Flipper Zero for Toniebox figurines

When I first read about the Flipper Zero, I was intrigued to back the kickstarter campaign.
But all that description text, videos and graphics looked far too good to be true.

Too good to be true. Another kickstarter scam?

Two years later I found that the Flipper was not another kickstarter scam, but a real and even a pretty gorgeous device. I wanted to get hands on it.
As some may have noticed, I am working with Team RevvoX on Toniebox figurines, their emulation and custom tags etc. for a while now.
First I wanted Flipper Zero to read and write NXP SLIX-L tags, which use the ISO15693 protocol, adding some extensions.

Acquiring a Flipper Zero

But getting that Flipper Zero was not easy. It was sold out and some people “ebay kleinanzeigen” were running massive scam offers. Out of 20 offers, 19 were obvious scam, telling you that the seller “has currently no access to his bank account” and you should “send the money via paypal friends” into a foreign country.

All those mails are warnings from “ebay kleinanzeigen”, telling me an account was identified as scammer *by them*

The worst story of all was a guy who – allegedly – was from greece, selling the Flipper for his – allegedly – turkish friend. Of course the article was located in germany. But the money should go to an Paypal account with a cyrillic name. Can’t even remember all the details, but you get the point.
Of course, I did not fall for any scam.

After days of scaping the internet, I contacted the shop at https://lab401.com/, if they happen to have one available for me, explaining them what my plans were with that flipper. And what should I say – thanks to them, I got my hands on a Flipper Zero some other customer returned.
Thanks guys, I really appreciate your support!

Visit the Lab401 shop at https://lab401.com/

The real work

Having the Flipper in my hands for a few weeks now, playing around and getting confident, I started the real work now: implementing ISO15693 specific features.

Flipper with its friends. At this point in time they didn’t know how to interact.

The hardware itself is capable of the protocol, in particular reading is implemented in the ST25R3916 itself, which is the chip they used.
Unfortunately it only implements a protocol stack for reader mode, which means reading toniebox figurines is simple, but emulating them requires manual low level stuff, using the “transparent mode” and modulating RF using GPIO.

However the Toniebox puts the SLIX-L chips of the figurines in their “privacy mode”, so they never answer to any request of a reader. Also not those of the Flipper Zero. They answer only one command – the “GET RANDOM NUMBER”. When the reader issues this command, the SLIX-L responds with a random number that has to be used with the next command “SET PASSWORD”.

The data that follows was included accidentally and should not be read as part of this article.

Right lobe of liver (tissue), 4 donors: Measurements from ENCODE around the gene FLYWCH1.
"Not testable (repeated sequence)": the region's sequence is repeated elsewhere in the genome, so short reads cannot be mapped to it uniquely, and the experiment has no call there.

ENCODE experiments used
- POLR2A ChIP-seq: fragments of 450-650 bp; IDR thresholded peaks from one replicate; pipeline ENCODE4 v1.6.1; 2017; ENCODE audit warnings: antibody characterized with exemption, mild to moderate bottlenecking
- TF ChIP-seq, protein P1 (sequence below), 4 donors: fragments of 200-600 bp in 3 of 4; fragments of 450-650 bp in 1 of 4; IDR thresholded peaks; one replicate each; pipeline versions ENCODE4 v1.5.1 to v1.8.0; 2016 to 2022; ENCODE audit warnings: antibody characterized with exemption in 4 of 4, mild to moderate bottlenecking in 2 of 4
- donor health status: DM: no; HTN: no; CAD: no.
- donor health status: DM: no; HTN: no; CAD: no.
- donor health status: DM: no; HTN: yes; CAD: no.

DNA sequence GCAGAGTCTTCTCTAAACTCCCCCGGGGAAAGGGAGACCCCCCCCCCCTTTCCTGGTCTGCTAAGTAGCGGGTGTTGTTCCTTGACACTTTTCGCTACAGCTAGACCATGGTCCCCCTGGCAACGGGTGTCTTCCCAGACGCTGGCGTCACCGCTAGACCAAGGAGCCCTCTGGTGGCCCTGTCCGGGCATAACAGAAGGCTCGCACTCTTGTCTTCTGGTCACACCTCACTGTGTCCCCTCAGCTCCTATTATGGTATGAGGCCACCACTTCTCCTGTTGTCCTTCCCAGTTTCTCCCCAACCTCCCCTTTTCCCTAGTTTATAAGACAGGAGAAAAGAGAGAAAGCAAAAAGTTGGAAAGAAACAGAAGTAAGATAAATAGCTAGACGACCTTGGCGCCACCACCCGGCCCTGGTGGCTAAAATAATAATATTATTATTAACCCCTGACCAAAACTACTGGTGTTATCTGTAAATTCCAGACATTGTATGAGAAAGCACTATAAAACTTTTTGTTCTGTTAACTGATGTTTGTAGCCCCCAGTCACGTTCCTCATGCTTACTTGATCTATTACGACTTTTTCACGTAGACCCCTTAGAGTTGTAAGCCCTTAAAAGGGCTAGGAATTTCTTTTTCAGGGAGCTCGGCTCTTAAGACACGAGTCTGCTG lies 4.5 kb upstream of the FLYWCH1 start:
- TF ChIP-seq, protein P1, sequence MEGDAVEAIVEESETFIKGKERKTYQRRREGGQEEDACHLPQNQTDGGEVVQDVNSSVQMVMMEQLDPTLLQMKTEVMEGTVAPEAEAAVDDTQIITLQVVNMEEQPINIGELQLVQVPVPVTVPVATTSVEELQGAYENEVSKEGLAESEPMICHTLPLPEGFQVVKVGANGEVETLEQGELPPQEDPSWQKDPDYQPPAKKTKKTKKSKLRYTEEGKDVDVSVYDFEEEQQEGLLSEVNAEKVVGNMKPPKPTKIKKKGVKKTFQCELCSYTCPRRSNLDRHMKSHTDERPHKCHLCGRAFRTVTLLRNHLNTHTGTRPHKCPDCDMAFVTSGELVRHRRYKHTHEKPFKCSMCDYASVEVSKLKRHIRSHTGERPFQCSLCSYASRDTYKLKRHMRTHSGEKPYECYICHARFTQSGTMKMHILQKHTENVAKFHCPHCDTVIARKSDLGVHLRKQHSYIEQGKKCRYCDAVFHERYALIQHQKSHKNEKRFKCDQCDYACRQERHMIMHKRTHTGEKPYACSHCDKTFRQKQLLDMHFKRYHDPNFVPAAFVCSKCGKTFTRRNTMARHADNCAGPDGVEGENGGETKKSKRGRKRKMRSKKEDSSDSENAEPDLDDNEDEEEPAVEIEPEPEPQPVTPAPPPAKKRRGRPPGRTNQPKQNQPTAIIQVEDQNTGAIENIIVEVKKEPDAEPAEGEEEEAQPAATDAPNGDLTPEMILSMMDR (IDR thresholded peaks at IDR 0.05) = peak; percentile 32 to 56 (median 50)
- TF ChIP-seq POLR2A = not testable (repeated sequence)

If you knew the correct password, the SLIX-L will reveal itself as a fully functional ISO15693 tag with 32 bytes of user memory.
Alternatively you could use the Toniebox to unlock the tag and prematurely pull it away from the box, so it will not get placed in privacy mode again. This is also known as the “knock method“.

Software can be complex

The Flipper Zero does not know about this speciality, and thus I started implementing the menus and the functionality behind.
Digging into their sources I must admit, I was a bit lost. Too many layers of abstraction (CAL – Crap Abstraction Layer?) to simply get started sending some basic ISO15693 frames.

mindblowing, or is my head just exploding. not sure yet.

After a day of digging in their sources, I was sure I was missing the QtDesigner generator step somewhere. It simply cannot be that this small device has 70 handcrafted C files just in the NFC menu, all being a GUI menu or sceen, with some kind of state machine.

Not saying this is ugly, it’s just very complex.

After trying to get my code running, I started to understand why they are doing it. The user interface feels very well animated, features context menus and all that stuff you intuitively expect. There are even cross references between menus, e.g. loading a file after saving allows you to emulate a tag (if supported) the same way as if you just read it from another tag. Pretty solid.

However this is not my world. I am no GUI guy, I prefer the low level stuff. So it’s not that easy or attractive for me fiddling with 10 source files just to get one task done: unlock SLIX-L chips

The Results

In the end the first results are finally there – unlocking (a.k.a disable privacy mode) Tonie figurines using a Flipper Zero. The code is available on github and the flipper devs are aware of it. After their big API update, I will focus the code cleanup and create a pull request to make it part of the main firmware.

Here you can see me reading an locked tonie, then unlock and save it

I absolutely love the device and am soo happy being able to use it. Also great respect for all you Flipper Zero developers, you made a really great device, that combines all that RF / BLE / USB / IR / NFC / LF-NFC / …. tinker projects one would do into a single device. Just amazing.
Just programming the GUI is – ooofh – a bit complex? Maybe there will be a simple API somewhen, where you just pass a struct of menu entries and all that condenses down to a single file :)

Update (17.01.23):

Meanwhile I implemented full emulation and the flipper can read all tonies using the “Unlock Slix-L” menu entry.
It saves UID and all content and stuff, ready for emulation. This can be used to take all your Tonies with you, when on a road trip.

A fork of the original firmware, RogueMaster, already merged my code and I am trying to get it merged into the original firmware as well.

Github: https://github.com/g3gg0/flipperzero-firmware/tree/ISO15693
Binary: See RogueMaster firmware releases
(place it in the SD card within the update folder and execute the “update” files using Flipper’s browser)

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